Help stroke survivors! Join research study on motion, balance and walking


85% of survivors of stroke experience walking issues, which limit their activities and participation. These issues include decreased coordination and slower walking, which might make people more prone to falls.

The objective of this study is to measure walking in people shortly after stroke and to identify which aspects of walking early after stroke indicate how well a patient recovers. Identifying these features will help physical therapists customize therapies to promote recovery of walking and help with other balance issues after a stroke. Therefore, we plan to test stroke survivors between 1-6 months after stroke and up to a year after they have suffered a stroke.

We are looking for survivors of stroke, between 1 and up to 6 months after their first stroke, who are able to walk on a treadmill for 3 minutes

Keywords: Stroke, walking, gait, recovery, physical therapy, motion

Study Sites

Division of Biokinesiology and Physical Therapy. 1540 Alcazar St 90089-0080

  • Men & Women
Age icon
18 - 90
Interested individuals can email the study lead at or call at 323-442-0189. Participants may contact the study team in English or Spanish

What's involved?

Study length
  • Up to one year

Number of visits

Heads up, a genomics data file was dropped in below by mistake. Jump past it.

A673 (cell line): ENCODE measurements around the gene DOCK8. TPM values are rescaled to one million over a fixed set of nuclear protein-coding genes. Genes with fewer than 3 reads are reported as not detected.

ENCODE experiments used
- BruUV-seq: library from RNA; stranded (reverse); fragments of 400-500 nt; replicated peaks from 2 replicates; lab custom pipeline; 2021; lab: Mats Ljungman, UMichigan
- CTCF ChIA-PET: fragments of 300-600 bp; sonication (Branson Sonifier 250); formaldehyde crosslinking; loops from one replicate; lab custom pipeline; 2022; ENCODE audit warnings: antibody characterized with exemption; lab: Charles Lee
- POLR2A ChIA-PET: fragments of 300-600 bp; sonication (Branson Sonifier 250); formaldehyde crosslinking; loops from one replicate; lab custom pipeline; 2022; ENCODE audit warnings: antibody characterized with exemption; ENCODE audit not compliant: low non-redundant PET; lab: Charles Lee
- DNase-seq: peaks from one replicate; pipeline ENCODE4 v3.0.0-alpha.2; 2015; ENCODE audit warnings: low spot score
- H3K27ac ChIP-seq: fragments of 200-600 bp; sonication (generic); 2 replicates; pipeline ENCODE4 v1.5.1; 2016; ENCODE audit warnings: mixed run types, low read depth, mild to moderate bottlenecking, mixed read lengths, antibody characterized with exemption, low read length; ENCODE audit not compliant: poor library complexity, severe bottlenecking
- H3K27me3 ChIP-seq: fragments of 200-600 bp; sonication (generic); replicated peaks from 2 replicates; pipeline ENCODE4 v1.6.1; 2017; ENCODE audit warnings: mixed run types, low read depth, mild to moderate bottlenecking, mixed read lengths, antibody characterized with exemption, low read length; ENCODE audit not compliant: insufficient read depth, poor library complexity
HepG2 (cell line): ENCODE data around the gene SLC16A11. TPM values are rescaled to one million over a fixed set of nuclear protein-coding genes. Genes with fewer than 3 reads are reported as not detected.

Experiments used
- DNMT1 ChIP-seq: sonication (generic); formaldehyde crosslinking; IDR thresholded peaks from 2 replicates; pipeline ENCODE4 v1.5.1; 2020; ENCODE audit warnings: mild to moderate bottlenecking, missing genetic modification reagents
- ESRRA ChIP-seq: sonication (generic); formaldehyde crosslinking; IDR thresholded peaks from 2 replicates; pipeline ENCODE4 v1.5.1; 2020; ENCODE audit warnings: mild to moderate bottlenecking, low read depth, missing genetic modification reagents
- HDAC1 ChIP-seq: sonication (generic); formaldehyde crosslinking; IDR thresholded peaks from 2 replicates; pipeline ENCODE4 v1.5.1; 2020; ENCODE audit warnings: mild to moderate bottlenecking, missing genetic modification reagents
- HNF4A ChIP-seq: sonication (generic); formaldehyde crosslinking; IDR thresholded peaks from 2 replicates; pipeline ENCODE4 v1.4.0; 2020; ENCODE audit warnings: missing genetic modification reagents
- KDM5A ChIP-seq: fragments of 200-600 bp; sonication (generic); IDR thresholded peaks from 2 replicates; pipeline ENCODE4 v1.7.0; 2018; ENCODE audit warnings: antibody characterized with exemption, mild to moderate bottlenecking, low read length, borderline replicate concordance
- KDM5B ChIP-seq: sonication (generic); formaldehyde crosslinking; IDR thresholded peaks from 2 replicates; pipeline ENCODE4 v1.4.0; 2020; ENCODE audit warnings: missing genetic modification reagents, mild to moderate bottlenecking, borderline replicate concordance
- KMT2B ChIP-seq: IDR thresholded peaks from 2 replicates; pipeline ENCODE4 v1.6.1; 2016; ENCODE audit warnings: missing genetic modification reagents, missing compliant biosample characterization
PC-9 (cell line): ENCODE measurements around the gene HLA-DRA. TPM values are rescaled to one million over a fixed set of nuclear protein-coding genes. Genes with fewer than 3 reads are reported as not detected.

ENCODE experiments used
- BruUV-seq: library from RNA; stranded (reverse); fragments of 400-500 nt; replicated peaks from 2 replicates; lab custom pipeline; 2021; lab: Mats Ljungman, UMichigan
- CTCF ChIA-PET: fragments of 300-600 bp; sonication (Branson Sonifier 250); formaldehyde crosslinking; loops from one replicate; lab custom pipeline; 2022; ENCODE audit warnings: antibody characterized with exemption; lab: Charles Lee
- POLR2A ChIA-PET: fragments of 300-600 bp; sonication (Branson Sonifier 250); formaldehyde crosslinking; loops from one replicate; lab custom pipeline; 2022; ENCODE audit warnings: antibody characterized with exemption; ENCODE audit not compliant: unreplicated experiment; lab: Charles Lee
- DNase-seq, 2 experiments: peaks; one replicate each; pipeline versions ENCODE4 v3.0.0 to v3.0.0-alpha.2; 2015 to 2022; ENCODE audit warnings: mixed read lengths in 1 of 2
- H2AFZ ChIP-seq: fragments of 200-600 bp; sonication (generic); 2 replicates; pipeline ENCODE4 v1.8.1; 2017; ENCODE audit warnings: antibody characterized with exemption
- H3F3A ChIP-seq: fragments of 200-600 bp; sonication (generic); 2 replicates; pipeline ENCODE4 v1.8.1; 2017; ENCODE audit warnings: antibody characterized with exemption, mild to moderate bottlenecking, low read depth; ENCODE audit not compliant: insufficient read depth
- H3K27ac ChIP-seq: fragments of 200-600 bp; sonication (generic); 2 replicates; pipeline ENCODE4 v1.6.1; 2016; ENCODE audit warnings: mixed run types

• Up to 3 visits, each lasting up to 4-6 hours

  • None

  • Questionnaires about arm and leg function

  • Questionnaires about mood and behavior

  • Walking while your movement is recorded using a motion capture system

  • Questionnaires about participation in social roles after stroke

  • Compensation will be provided for each study visit

Medical cost coverage
  • None

Why participate?

More & more people survive strokes. However, walking impairments remain in over 85% of #stroke survivors, affecting physical activity. Help us design better #physicaltherapy #interventions to improve post-stroke #walking! Learn more: #ClinicalResearch #USC


Must have

  • Individuals between 18 and 90 years of age
  • Have experienced their first stroke (either from a blockage or a bleeding)
  • Are able to walk on a treadmill for 3 minutes

Can't have

  • More than one stroke
  • Other pre-existing neurological conditions that affect movement, such as traumatic brain injury, Parkinson's disease, multiple sclerosis, etc.
  • Individuals who are wheel chair bound

About This Study

Most of the recovery after stroke occurs in the first three months after the stroke. How people recover from stroke varies from person to person, because of differences in type of stroke, age when the stroke occurred and also because of the ways the brain changes after stroke in each stroke survivor. To be more effective, physical therapies that aim at improving movement should take into account person to person differences in recovery. Here, we want to measure how each person recovers walking function after stroke by collecting data at multiple points in the recovery process. Our long-term goal is to identify the aspects of movement that correspond to recovery of walking and those indicative of compensation, a non-optimal solution that may lead to additional complications. This would allow us to determine the important factors to consider when prescribing therapies and interventions aimed at restoring walking function.

Study Team

Principal Investigator
Natalia Sanchez Aldana

For questions about this study, contact:

  • Dr Natalia Sanchez, PhD
  • Division of Biokinesiology and Physical Therapy, 1540 Alcazar St Los Angeles CA 90089
  • 13234420229

Research study materials

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